In 1998 three prominent U.S. religious leaders visited China at the invitation of then-President Jiang Zemin. The purpose of the delegation’s visit was to discuss religious freedom issues with government officials at various levels.
About halfway through their three-week itinerary, the visitors found themselves in a meeting with the mayor of Shanghai. The Catholic representative in the group raised the case of an elderly bishop who had been imprisoned for his allegiance to the Vatican.
“You want us to release him?” the mayor retorted angrily. His sudden change of countenance shocked his guests. “That would be like my coming to New York and demanding the release of Sheikh Abdel Rahman!”
That the mayor would compare Rahman, one of the masterminds behind the 1993 World Trade Center bombing, with an elderly Chinese Catholic bishop, left the delegation members dumbfounded. The bishop was a peace-loving prisoner of conscience. Rahman, on the other hand, was a terrorist.
The mayor’s uncharacteristic outburst brought to mind an incident that had taken place in Nanjing a couple days earlier. The Protestant leader in the group had repeatedly brought up the question of giving legal recognition to China’s house churches. After touring the small museum commemorating the Taiping Rebellion and hearing the curator expound at length on the atrocities of Hong Xiuquan and his army of “Christian” rebels, a foreign affairs official accompanying the group said pointedly to this pastor, “Would you want to register that?”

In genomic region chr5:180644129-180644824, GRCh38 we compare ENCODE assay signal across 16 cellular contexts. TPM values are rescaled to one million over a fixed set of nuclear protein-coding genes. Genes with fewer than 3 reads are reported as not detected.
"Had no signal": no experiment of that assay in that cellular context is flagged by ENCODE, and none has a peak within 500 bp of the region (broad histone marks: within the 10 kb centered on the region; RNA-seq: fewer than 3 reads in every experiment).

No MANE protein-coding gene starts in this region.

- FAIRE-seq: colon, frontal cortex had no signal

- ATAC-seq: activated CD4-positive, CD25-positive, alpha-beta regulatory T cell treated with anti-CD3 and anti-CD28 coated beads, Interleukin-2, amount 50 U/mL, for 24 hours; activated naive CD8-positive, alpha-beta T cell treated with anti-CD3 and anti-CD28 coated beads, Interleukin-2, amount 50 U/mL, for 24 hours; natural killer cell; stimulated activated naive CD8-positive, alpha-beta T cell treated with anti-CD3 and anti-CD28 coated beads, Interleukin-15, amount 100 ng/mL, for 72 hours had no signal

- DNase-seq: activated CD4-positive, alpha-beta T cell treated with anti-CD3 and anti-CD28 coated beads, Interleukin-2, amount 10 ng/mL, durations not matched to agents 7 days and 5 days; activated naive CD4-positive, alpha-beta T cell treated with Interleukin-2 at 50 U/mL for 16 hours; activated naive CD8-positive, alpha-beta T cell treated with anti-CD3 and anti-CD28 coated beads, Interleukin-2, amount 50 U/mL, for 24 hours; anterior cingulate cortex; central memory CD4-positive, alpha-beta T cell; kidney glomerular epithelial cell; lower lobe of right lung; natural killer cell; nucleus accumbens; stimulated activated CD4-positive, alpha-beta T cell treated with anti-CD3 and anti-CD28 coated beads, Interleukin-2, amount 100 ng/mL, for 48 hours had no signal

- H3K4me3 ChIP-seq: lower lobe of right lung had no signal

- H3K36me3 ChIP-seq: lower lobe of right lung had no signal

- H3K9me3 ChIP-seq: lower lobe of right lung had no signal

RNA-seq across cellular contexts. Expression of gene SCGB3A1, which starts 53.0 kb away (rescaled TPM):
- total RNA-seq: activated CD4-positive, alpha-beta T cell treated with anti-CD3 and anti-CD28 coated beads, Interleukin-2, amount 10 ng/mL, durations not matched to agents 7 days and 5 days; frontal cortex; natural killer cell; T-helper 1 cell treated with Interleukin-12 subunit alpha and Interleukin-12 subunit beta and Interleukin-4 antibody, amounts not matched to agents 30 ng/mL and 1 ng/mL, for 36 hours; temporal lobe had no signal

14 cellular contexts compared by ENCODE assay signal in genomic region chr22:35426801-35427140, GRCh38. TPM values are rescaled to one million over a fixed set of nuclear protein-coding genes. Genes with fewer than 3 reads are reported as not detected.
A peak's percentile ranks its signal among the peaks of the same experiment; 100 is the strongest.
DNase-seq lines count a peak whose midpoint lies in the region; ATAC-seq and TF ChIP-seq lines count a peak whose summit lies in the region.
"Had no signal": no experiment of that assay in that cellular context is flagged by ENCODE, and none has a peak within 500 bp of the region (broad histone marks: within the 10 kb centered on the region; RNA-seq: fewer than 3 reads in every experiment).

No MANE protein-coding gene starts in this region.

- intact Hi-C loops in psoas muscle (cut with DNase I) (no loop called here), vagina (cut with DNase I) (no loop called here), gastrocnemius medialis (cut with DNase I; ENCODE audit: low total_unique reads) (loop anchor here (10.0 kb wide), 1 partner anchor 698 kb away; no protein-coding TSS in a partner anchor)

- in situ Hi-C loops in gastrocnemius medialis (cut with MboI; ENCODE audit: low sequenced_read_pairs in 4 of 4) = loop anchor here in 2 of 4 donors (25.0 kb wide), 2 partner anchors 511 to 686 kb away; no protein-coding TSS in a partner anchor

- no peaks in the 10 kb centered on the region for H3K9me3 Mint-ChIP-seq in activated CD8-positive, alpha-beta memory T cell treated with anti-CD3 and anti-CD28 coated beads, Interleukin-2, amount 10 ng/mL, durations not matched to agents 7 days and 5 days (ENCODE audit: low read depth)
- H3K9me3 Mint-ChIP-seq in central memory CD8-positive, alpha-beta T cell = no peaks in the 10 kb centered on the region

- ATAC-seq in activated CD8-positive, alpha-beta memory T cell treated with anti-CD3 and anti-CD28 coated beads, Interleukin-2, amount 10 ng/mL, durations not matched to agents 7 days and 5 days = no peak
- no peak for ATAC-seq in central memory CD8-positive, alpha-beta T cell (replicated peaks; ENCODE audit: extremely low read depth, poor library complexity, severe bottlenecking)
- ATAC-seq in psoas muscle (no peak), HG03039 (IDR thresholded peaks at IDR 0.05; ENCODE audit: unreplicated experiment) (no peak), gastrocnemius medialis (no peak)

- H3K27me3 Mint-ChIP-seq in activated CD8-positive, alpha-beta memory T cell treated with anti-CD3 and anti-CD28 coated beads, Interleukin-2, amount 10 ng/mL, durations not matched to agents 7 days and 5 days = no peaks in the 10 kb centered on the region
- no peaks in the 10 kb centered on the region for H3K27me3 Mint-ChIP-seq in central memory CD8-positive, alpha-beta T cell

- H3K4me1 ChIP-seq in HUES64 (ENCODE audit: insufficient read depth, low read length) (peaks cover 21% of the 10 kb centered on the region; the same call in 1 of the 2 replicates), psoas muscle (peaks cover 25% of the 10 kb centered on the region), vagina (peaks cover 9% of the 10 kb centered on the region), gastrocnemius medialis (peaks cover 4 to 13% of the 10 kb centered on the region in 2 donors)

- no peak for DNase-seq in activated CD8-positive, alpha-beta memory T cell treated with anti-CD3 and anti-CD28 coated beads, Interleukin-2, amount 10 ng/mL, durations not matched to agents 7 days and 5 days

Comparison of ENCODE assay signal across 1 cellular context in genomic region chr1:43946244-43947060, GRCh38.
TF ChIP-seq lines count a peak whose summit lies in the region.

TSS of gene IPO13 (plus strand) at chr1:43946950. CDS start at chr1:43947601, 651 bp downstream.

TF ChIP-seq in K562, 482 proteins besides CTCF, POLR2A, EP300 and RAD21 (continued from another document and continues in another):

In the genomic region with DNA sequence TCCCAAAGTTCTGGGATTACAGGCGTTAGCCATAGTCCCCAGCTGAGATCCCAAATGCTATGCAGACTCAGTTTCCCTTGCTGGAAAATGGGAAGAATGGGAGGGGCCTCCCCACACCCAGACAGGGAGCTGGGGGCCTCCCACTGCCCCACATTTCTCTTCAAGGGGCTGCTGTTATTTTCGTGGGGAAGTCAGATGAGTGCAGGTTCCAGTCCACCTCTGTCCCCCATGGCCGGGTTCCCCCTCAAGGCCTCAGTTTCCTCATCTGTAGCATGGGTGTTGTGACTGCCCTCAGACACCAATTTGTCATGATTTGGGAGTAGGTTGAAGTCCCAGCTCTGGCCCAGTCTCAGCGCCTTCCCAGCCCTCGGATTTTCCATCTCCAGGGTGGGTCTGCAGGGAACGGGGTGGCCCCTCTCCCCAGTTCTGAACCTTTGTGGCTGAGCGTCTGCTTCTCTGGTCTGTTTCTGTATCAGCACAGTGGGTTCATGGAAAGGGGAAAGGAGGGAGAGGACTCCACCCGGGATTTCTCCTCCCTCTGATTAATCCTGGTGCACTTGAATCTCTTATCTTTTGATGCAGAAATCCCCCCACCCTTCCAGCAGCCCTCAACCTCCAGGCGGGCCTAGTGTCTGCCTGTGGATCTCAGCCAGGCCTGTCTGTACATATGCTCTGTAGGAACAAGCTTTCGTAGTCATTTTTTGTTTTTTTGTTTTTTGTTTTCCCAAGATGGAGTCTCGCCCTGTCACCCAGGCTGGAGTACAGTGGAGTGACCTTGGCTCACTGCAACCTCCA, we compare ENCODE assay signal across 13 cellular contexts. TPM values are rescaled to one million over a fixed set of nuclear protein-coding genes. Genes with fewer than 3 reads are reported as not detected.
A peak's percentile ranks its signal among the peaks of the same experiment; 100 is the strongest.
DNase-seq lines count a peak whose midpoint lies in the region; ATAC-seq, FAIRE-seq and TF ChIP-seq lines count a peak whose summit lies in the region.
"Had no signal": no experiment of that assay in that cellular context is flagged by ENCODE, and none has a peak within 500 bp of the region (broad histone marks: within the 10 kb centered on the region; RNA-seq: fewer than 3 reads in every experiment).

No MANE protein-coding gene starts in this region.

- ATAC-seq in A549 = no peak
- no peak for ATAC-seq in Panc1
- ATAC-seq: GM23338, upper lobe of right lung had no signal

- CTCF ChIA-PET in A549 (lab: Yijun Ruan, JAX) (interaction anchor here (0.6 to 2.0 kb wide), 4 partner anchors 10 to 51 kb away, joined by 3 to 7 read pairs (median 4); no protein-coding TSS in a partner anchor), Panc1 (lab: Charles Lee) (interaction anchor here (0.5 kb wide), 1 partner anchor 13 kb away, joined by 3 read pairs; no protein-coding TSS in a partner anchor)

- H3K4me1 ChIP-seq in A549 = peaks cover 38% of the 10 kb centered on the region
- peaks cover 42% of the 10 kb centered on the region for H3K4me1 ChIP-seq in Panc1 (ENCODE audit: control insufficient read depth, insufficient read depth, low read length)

The underlying mindset was, and is, of course, that any religious group not under the supervision of the state poses a threat to society. As Tony Lambert points out in this issue of ChinaSource Quarterly, Chinese history lends support to this assumption. The Taiping are but one example in a long litany of religiously motivated political movements that have wreaked havoc through the centuries. In this issue we look at several modern-day examples, along with practical ways in which the church is seeking to face the challenge posed by these cults.
We give particular attention to the Almighty God sect (formerly known as Eastern Lightning), whose members were responsible for last year’s savage murder of an unsuspecting McDonald’s customer in northeast China. Officials were quick to take action against the attackers and have since launched a crackdown on the sect nationwide.
Since this particular cult has been ruthless in its attacks on unregistered churches in China, the current government crackdown comes as somewhat of a relief to China’s Christians. But it is a double-edged sword. As has happened during such crackdowns in the past, Christians who are otherwise law-abiding citizens will likely get caught up in the net as officials, who have no way of distinguishing one religious group from another, go trawling for cult activity.
China’s Christians potentially find themselves under attack both by suspicious and sometimes hostile officials who see their role as defending the security of the nation and by vicious cults intent on infiltrating and destroying the church.
Their best defense, as Ronald Yu suggests in this issue, is not to go head-to-head with the myriad quasi-Christian cults that have arisen in China since the 1980s; nor is it to oppose the state. Rather, it is to exalt Christ. In this way the falsehood of the cults will be clearly revealed in the light of His glory, and the witness of the church’s purity will effectively silence those who would accuse it of wrongdoing.
Image Credit: Ink-ed # 2 by Nick Lo, on Flickr
Brent Fulton is the founder of ChinaSource. Prior to assuming his current position, he served from 1995 to 2000 as the managing director of the Institute for Chinese Studies at Wheaton College. From 1987 to 1995 he served as founding US director of China Ministries International, and from 1985 to... View Full Bio